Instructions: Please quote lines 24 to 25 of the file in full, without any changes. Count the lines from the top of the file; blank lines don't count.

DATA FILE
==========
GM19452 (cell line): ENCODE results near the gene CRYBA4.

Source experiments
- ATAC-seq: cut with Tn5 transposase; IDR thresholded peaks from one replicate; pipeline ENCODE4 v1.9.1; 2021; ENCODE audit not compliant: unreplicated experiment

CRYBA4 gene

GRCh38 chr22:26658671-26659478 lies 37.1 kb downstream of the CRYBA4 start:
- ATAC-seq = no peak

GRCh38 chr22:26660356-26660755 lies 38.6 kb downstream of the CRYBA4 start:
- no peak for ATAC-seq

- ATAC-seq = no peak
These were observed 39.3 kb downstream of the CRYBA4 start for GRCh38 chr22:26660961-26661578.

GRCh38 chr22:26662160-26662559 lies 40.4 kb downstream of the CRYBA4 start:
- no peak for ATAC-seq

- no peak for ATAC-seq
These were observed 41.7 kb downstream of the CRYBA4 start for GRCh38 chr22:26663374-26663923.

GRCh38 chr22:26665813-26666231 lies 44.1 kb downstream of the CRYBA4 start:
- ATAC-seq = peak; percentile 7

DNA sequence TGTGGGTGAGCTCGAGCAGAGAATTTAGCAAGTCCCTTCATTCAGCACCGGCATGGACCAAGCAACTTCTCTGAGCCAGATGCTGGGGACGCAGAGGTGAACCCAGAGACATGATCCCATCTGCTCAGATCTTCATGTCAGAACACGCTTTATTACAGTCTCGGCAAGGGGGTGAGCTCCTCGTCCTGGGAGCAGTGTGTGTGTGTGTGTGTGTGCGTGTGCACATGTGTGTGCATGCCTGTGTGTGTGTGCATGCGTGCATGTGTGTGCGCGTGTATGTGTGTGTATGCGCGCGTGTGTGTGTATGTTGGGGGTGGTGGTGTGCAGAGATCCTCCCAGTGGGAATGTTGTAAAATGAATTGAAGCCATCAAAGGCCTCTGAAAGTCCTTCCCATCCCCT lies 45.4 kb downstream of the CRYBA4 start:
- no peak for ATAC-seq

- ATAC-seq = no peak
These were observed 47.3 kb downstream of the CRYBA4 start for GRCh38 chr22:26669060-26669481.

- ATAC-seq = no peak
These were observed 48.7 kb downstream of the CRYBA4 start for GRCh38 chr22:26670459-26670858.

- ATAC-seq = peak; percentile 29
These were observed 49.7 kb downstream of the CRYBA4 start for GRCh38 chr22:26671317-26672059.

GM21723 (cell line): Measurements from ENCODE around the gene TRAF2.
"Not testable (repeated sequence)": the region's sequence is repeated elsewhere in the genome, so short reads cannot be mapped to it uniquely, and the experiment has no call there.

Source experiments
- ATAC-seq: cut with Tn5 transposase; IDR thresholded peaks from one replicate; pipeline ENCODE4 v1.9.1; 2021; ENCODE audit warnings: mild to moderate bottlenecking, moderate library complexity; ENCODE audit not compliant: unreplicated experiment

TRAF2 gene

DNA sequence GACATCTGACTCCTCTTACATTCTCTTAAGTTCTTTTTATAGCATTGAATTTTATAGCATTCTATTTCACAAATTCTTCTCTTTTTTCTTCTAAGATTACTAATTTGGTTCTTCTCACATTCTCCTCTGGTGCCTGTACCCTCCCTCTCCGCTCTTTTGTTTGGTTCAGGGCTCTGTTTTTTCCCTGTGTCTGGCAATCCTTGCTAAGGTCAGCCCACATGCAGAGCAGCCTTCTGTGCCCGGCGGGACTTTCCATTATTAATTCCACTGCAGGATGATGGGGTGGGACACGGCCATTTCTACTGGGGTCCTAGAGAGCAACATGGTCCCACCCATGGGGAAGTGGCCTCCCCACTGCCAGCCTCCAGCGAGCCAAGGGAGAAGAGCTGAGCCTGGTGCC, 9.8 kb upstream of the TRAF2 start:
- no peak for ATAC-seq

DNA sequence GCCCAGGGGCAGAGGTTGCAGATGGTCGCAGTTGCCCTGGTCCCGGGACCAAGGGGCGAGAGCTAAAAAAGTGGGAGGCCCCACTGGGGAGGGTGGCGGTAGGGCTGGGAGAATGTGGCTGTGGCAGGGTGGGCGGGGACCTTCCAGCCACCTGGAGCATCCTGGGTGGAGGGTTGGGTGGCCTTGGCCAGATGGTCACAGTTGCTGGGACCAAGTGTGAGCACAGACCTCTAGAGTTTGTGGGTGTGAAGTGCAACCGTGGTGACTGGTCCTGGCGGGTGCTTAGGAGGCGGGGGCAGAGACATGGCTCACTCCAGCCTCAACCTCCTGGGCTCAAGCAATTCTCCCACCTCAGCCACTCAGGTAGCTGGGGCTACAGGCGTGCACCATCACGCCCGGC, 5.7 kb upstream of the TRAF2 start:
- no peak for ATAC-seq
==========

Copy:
These were observed 49.7 kb downstream of the CRYBA4 start for GRCh38 chr22:26671317-26672059.

GM21723 (cell line): Measurements from ENCODE around the gene TRAF2.